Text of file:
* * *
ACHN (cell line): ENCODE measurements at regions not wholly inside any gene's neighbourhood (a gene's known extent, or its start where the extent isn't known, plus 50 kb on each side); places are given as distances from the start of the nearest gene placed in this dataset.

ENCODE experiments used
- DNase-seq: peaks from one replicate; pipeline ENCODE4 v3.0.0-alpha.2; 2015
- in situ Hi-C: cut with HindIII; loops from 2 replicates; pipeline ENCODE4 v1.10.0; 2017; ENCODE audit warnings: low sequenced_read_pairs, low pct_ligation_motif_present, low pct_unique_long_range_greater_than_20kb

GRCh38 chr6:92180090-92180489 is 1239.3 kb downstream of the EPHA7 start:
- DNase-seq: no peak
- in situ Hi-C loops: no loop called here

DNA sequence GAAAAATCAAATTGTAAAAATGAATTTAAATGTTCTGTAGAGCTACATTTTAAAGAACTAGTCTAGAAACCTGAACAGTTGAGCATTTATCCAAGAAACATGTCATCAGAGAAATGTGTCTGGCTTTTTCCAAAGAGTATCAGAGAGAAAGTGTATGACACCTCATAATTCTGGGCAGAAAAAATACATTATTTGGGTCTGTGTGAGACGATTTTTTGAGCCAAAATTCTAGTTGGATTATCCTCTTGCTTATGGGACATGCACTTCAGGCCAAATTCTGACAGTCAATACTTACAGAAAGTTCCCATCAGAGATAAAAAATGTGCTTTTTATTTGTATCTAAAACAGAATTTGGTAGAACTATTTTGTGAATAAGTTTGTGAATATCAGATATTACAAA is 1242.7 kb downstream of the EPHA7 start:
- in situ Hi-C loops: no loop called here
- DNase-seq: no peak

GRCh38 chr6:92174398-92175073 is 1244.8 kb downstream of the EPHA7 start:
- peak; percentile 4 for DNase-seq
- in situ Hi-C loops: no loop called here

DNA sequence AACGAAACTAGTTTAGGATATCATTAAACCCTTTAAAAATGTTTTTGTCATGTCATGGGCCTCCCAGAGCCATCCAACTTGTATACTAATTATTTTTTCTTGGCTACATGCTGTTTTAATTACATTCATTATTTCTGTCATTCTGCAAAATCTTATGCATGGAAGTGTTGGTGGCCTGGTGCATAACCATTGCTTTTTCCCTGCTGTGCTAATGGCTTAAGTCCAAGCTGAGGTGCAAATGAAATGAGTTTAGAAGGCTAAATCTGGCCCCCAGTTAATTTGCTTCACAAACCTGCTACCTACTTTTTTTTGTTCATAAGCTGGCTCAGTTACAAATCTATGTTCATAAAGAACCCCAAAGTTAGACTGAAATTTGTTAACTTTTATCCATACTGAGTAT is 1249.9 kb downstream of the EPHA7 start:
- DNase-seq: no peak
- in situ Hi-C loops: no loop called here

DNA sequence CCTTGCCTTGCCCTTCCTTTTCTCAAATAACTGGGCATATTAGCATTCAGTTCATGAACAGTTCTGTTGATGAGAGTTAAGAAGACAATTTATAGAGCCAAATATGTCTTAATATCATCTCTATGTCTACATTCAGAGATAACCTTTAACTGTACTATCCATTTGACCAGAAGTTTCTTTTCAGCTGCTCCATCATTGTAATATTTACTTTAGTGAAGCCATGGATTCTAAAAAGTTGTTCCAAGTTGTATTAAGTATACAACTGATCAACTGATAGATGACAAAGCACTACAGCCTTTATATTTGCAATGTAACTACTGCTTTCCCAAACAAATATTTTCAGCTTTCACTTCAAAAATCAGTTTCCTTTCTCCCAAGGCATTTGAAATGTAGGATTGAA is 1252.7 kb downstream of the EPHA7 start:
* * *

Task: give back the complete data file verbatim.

ACHN (cell line): ENCODE measurements at regions not wholly inside any gene's neighbourhood (a gene's known extent, or its start where the extent isn't known, plus 50 kb on each side); places are given as distances from the start of the nearest gene placed in this dataset.

ENCODE experiments used
- DNase-seq: peaks from one replicate; pipeline ENCODE4 v3.0.0-alpha.2; 2015
- in situ Hi-C: cut with HindIII; loops from 2 replicates; pipeline ENCODE4 v1.10.0; 2017; ENCODE audit warnings: low sequenced_read_pairs, low pct_ligation_motif_present, low pct_unique_long_range_greater_than_20kb

GRCh38 chr6:92180090-92180489 is 1239.3 kb downstream of the EPHA7 start:
- DNase-seq: no peak
- in situ Hi-C loops: no loop called here

DNA sequence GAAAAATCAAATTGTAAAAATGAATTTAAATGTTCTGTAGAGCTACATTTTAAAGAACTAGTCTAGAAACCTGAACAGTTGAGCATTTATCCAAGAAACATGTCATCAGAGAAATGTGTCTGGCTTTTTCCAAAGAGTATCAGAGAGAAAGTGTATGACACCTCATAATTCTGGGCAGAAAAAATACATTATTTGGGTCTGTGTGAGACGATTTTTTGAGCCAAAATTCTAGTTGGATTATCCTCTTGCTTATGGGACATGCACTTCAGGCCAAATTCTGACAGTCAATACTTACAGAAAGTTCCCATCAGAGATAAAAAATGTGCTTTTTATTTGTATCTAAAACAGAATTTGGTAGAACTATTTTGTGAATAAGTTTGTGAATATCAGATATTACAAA is 1242.7 kb downstream of the EPHA7 start:
- in situ Hi-C loops: no loop called here
- DNase-seq: no peak

GRCh38 chr6:92174398-92175073 is 1244.8 kb downstream of the EPHA7 start:
- peak; percentile 4 for DNase-seq
- in situ Hi-C loops: no loop called here

DNA sequence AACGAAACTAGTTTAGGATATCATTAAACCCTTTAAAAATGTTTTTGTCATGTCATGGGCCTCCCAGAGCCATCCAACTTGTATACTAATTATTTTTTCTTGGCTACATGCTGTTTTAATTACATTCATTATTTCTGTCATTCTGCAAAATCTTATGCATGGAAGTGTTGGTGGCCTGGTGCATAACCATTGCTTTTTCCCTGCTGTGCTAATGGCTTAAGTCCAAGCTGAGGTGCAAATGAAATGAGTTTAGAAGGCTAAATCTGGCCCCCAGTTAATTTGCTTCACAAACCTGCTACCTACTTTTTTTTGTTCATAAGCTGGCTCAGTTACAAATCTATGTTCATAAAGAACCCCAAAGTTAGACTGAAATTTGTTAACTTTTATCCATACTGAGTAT is 1249.9 kb downstream of the EPHA7 start:
- DNase-seq: no peak
- in situ Hi-C loops: no loop called here

DNA sequence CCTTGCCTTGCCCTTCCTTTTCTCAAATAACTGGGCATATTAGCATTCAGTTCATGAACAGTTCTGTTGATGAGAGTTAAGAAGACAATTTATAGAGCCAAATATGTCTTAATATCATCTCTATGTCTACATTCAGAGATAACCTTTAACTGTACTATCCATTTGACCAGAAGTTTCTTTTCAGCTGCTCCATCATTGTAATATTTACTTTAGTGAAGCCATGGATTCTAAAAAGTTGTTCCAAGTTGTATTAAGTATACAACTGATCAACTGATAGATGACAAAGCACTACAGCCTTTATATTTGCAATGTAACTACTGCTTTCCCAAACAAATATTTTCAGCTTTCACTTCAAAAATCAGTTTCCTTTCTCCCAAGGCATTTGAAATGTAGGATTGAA is 1252.7 kb downstream of the EPHA7 start: